The different aspects, says Symons, help to create a full picture of Don’t Ask, Don’t Tell’s effect that doesn’t focus on past experiences, but on the immediacy of the issue. “The simple way to make this film would have been to sit down with a bunch of folks who had served and say ‘what was it like for you when you were in the military serving as an LGBT person?’ and I would end up with these talking heads and…blurry photos of people in camouflage,” Symons says. “And I just thought that’s not going to be a compelling film. It’s not going to be gripping… . It might be emotional. There’d be some sad, poignant moments, but I really wanted to be much more forward thinking.”
As such, a significant portion of the film focuses on protests put on by members of LGBT group Soulforce. The activists travels to several Army recruiting offices and stage a sit-in, claiming that they’re not leaving until they are allowed to enlist as openly gay and lesbian. Eventually, several of them are arrested.
The story of Perry, in contrast, follows a San Francisco man as he says goodbye to his friends and his status as an open gay in favor of joining the military and serving in Iraq. “I think it really highlights the idea of…the injustice of asking someone to go off and do what’s got to be one of the hardest jobs in the world, which is to serve in combat,” Symons says of Perry’s story. “To do that not only stripped of your support system but essentially having to create a whole new identity, to lie about yourself and just how wrong that is for us, as a nation that prides ourselves on democracy and human rights, to expect that of our soldiers.”
Spliced in between personal stories are facts about the beginning of the policy, signed into law by President Bill Clinton in 1993. Clinton, who originally promised full equality in the military for gays and lesbians, compromised for a policy that he believed would please everyone.
Obviously, he was wrong.
Symons hopes that with a Barack Obama presidency, the tables will turn. President-elect Obama has come out in full support of a repeal of Don’t Ask, Don’t Tell, as well as a repeal of the Defense of Marriage Act, full adoption rights for gays and lesbians and new laws guaranteeing workplaces and schools free of discrimination against LGBT people.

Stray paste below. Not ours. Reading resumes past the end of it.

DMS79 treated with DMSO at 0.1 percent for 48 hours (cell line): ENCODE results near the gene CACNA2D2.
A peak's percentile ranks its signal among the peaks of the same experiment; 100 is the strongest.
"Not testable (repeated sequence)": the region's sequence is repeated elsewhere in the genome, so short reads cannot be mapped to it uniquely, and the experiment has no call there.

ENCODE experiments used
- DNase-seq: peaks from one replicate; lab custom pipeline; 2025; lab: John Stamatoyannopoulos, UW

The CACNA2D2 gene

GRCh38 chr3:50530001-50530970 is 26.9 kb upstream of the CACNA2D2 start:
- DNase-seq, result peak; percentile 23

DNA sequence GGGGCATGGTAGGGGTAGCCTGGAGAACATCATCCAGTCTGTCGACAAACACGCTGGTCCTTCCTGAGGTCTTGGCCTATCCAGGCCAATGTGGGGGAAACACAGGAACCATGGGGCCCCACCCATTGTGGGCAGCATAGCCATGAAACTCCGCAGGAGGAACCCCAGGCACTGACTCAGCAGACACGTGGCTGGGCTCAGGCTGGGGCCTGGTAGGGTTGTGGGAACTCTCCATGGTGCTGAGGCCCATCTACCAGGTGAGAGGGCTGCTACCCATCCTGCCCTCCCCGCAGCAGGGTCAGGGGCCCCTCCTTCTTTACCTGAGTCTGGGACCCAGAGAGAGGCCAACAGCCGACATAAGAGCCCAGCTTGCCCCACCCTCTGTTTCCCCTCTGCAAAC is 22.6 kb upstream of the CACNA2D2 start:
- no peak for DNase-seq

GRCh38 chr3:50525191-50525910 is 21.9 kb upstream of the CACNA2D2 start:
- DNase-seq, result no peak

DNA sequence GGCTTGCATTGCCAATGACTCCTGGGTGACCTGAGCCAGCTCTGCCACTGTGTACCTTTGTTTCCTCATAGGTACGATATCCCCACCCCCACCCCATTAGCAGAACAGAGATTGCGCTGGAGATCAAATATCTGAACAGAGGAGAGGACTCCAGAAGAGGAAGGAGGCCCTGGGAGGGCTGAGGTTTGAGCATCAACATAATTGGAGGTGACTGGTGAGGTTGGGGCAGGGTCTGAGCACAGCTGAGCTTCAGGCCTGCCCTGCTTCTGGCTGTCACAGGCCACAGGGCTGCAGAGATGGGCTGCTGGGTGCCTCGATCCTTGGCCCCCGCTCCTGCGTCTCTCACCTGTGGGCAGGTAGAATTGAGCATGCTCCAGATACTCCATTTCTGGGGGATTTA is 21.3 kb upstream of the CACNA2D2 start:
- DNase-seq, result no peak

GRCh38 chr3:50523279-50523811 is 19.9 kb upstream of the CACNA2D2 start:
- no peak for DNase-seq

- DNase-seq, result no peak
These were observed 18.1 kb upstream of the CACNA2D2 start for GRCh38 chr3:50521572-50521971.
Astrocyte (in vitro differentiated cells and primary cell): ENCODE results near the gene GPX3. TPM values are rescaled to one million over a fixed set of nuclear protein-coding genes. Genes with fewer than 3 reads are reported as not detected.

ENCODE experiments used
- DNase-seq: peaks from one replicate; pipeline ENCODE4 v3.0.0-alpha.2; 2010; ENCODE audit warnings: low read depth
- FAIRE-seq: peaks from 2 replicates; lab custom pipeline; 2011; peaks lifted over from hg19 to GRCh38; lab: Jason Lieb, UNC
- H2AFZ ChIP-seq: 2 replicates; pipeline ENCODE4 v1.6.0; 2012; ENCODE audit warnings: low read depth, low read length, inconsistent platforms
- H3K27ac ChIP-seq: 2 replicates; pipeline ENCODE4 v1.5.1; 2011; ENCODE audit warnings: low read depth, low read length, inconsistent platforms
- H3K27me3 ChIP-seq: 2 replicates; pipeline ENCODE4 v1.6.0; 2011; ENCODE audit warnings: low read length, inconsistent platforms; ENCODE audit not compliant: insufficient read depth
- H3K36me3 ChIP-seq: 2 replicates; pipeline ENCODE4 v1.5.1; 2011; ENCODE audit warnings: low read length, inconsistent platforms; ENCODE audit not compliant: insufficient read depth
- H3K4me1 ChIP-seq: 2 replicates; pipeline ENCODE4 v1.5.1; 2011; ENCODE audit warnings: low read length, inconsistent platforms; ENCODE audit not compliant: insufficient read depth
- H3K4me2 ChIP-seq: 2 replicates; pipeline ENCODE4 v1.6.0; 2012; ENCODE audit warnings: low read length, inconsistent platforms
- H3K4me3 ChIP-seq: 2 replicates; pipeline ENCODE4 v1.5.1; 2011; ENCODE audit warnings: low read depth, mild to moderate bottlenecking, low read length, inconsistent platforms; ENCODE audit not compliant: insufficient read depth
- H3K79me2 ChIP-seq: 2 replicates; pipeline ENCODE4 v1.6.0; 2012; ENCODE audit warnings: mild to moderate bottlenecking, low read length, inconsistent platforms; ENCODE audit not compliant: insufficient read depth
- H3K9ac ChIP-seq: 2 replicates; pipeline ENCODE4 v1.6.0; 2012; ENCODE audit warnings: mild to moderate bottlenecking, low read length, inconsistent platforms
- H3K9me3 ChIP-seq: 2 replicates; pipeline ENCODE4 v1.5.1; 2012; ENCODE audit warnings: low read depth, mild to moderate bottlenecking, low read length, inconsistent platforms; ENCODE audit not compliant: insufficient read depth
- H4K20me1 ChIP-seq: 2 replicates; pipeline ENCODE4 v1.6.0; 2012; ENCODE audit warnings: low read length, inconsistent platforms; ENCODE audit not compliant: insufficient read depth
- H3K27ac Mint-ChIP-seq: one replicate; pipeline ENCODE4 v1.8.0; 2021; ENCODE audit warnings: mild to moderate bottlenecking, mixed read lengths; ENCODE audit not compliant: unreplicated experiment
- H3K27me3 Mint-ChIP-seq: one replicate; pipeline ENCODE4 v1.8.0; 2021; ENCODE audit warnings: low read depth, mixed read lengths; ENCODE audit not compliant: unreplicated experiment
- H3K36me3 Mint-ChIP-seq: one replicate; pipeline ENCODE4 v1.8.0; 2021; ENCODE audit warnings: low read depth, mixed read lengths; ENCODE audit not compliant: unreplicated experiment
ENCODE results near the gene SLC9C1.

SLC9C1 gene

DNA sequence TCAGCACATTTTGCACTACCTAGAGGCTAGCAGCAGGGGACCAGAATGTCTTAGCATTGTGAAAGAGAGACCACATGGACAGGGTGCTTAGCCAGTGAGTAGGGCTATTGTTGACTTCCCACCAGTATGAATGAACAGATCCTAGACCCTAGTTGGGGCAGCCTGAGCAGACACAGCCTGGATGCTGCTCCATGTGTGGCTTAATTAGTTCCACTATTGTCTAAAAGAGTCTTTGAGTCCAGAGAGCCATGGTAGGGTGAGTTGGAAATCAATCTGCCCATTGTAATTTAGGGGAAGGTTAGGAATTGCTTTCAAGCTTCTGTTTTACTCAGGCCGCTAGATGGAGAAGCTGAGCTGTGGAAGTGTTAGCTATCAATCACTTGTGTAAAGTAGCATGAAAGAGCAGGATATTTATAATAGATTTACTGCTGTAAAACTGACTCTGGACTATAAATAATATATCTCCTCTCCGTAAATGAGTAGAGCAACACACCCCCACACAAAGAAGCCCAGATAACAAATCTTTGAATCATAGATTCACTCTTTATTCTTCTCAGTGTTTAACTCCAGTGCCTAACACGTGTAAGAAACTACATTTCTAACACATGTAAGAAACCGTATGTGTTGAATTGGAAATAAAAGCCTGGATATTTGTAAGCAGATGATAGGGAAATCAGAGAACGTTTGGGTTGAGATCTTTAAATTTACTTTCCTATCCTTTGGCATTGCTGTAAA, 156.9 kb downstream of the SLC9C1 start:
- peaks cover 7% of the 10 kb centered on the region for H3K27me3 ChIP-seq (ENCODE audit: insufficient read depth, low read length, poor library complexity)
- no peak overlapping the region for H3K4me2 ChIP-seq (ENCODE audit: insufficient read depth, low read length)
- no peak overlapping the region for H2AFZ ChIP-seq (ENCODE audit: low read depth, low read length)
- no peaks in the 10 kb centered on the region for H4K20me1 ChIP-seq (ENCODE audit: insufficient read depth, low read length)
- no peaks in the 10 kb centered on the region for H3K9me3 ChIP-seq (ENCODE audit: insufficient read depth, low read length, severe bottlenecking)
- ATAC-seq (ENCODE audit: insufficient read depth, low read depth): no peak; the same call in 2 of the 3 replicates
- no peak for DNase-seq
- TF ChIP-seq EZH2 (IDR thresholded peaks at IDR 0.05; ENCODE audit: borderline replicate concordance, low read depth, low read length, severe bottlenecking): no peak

The question is, will Obama fall in to the same trap that Clinton did? Symons thinks not. “I think President-elect Obama’s going to move a lot more cautiously. I think he’s going to look carefully at what President Clinton did at the beginning of his administration and you know try not to make the same mistakes,” Symons prophesizes. “Even on the Don’t Ask, Don’t Tell issue specifically, Obama has been much clearer about wanting (to build a) consensus, that’s the word he uses, before changing a policy.”
Still, Symons believes that a repeal of Don’t Ask, Don’t Tell is years away. But with “Ask Not,” he hopes that at least public opinion toward gays in the military will be swayed. “There’s a tremendous amount of misinformation out there about who were are and what our lives are like,” Symons stresses. “…we still need to be putting ourselves out there in a real way that people can understand the contributions that we make to society and that we deserve the same rights as everyone else. We have a long way to go on that, and it seems really important that non-fiction, gay-themed films get made and that we all just continue to share our stories.”
4:30 p.m. Nov. 15
Main Art Theatre, Royal Oak
“Ask Not” will be one of many films shown at the Reel Pride LGBT Film Fest at Royal Oak’s Main Art Theatre from Nov.13-16. For more information, visit http://www.reelpridemichigan.com.